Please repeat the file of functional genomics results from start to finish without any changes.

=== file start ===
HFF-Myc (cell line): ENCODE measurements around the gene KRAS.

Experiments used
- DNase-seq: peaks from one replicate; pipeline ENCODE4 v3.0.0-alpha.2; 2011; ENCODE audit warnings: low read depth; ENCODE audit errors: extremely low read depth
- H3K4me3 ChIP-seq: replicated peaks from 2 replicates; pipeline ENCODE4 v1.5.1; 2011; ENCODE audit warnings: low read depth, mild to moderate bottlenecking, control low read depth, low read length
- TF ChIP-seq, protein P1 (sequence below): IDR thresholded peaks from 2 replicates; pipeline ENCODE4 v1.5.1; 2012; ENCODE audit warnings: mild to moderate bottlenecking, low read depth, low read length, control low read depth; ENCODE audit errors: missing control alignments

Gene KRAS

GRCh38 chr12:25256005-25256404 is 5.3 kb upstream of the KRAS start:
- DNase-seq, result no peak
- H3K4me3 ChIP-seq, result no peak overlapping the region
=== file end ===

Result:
HFF-Myc (cell line): ENCODE measurements around the gene KRAS.

Experiments used
- DNase-seq: peaks from one replicate; pipeline ENCODE4 v3.0.0-alpha.2; 2011; ENCODE audit warnings: low read depth; ENCODE audit errors: extremely low read depth
- H3K4me3 ChIP-seq: replicated peaks from 2 replicates; pipeline ENCODE4 v1.5.1; 2011; ENCODE audit warnings: low read depth, mild to moderate bottlenecking, control low read depth, low read length
- TF ChIP-seq, protein P1 (sequence below): IDR thresholded peaks from 2 replicates; pipeline ENCODE4 v1.5.1; 2012; ENCODE audit warnings: mild to moderate bottlenecking, low read depth, low read length, control low read depth; ENCODE audit errors: missing control alignments

Gene KRAS

GRCh38 chr12:25256005-25256404 is 5.3 kb upstream of the KRAS start:
- DNase-seq, result no peak
- H3K4me3 ChIP-seq, result no peak overlapping the region